previously blogged on stillbirth rates. However, I was shocked to read a report by the Times Health Correspondent Chris Smyth about stillbirth rates across the country. The NHS will be held to account if it does not reduce these rates, ministers promised yesterday after an investigation by The Times.  " />

Is the NHS failing to prevent Stillbirths?

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Expectant mothers must be given better information about warning signs and hospitals need to step up their investigations into why babies die, the Department of Health said. Dan Poulter, the Health Minister, who is also an obstetrician, said: “The Times has highlighted a crucial issue. Over the past decade or more there have been unacceptable variations in stillbirth rates across the country". From next year hospitals will have to provide a report on stillbirths.The investigation states that 1 in 200 babies are stillborn and 25% of these could be prevented. The investigation found the following:

-  Few hospitals have plans to cut the stillbirth rate (apparently, amongst the highest in the developed world);

-  The use of tape measures to screen most low risk women is felt to be extraordinary in the 21st Century;

-  Guidelines on measuring unborn babies routinely ignored even though these could save 800 lives a year;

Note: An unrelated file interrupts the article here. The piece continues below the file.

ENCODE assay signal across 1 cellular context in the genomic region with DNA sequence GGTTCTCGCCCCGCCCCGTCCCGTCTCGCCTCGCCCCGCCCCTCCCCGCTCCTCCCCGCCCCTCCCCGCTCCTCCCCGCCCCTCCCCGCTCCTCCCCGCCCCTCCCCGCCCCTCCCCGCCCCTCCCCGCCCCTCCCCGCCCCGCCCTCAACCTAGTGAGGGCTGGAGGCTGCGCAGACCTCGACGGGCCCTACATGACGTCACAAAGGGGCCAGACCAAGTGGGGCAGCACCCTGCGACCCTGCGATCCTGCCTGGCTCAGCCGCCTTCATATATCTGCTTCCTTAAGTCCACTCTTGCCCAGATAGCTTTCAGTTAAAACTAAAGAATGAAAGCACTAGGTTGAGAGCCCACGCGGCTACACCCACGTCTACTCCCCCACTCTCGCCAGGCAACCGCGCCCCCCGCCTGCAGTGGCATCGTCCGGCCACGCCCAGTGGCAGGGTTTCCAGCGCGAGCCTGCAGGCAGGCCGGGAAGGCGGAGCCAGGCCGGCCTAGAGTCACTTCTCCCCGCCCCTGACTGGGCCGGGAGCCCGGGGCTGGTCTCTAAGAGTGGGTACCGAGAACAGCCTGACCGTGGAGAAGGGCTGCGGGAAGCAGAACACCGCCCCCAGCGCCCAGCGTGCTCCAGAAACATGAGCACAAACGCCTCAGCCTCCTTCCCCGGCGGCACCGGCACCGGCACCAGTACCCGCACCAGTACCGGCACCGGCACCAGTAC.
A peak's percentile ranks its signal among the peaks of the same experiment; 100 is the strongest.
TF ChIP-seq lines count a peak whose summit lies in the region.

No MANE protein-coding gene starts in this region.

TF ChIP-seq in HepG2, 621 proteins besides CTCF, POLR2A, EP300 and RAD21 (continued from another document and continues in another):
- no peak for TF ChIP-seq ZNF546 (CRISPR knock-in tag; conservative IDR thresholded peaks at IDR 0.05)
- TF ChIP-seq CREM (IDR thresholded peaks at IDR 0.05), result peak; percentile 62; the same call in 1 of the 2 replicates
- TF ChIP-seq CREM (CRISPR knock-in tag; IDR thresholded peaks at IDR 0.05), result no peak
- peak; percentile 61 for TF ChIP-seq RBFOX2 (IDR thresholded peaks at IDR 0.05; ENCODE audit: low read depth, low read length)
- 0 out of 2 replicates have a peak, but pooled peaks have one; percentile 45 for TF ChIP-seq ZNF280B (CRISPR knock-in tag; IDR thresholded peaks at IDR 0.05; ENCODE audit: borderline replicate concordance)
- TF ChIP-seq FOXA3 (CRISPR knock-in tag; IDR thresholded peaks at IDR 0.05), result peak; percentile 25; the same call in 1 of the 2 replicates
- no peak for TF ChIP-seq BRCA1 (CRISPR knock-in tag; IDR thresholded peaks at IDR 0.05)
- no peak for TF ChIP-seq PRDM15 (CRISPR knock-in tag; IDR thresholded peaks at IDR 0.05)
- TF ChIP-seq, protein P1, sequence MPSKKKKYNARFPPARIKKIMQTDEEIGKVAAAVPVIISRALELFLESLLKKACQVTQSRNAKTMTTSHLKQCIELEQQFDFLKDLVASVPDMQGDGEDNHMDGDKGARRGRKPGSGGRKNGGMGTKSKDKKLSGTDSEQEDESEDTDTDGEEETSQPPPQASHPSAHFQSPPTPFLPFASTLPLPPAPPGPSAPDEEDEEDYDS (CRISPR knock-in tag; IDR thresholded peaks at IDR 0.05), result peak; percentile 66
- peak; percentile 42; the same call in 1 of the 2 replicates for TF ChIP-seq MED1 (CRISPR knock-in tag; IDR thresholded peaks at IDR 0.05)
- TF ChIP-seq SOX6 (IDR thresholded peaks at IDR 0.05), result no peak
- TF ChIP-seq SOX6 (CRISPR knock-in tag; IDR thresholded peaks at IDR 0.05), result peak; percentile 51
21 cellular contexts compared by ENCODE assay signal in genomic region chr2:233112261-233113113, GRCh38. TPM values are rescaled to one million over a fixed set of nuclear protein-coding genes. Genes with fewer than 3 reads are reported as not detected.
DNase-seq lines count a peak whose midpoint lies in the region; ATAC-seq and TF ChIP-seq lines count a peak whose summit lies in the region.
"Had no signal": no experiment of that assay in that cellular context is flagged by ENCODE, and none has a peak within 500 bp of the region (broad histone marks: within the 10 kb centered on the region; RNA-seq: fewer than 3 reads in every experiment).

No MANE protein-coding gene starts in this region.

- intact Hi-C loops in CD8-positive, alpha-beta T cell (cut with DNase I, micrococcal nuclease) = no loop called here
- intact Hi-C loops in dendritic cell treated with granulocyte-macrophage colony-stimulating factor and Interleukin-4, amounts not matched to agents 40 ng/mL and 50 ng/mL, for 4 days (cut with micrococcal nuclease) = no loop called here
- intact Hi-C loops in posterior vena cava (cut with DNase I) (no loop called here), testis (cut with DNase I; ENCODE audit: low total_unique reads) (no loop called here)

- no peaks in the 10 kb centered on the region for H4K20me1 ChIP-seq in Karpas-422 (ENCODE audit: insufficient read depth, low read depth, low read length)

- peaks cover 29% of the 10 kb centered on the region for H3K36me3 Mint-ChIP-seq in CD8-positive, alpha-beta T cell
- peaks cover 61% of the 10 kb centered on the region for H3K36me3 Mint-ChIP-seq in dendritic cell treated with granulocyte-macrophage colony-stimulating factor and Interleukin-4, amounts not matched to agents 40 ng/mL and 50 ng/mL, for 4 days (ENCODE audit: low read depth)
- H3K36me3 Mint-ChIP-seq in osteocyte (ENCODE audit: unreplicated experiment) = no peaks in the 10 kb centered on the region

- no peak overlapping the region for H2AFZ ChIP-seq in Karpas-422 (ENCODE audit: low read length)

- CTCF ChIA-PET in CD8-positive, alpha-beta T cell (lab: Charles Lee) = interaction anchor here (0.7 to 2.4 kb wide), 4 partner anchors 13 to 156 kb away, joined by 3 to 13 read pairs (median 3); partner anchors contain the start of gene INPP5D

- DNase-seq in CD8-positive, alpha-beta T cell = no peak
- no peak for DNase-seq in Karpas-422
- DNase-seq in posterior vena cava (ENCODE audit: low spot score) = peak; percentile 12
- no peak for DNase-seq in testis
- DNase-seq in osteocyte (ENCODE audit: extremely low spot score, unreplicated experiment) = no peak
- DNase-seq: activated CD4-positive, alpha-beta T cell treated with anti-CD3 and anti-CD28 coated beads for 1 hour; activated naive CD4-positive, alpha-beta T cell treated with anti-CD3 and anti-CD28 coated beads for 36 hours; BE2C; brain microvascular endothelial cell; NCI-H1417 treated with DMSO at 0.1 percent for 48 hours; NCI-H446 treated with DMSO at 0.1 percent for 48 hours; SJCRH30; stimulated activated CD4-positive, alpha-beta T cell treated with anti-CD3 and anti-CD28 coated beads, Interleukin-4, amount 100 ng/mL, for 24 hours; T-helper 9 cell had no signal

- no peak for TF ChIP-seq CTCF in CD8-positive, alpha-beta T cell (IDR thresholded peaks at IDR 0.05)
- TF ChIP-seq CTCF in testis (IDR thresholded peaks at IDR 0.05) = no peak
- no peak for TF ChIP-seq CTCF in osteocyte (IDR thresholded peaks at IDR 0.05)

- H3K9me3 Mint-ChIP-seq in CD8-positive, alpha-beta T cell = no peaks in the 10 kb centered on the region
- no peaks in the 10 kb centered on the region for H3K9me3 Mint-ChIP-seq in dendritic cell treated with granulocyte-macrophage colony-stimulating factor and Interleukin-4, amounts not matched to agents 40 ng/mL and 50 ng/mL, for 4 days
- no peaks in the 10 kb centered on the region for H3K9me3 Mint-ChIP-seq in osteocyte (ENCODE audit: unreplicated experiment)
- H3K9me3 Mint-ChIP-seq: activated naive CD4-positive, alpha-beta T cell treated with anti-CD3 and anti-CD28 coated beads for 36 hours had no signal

-   No clear guidance given to women about what to look for re baby movements and hospitals unsure what to do when women present with concerns;

-   The exact number of deaths since 2009 is unknown due to delays providing data;

-   Patchy death investigations mean doctors often think that deaths could not have been prevented.

The report states that many problems are related to the placenta. Babies that do not grow well in the uterus are felt to be ten times more likely to be stillborn. Earlier identification of these babies could save their lives. Simple, consistent measuring at antenatal appointments with clear documentation could identify babies that are falling behind. Plans could then be put in place to monitor regularly or deliver earlier.

I am pleased that the government is taking this matter more seriously. It appears that simple measures can be taken to lower the stillbirth rate and prevent the pain and suffering that many bereaved parents have to go through, without really knowing why their baby died.



Patricia Wakeford

Associate - Clinical Negligence team

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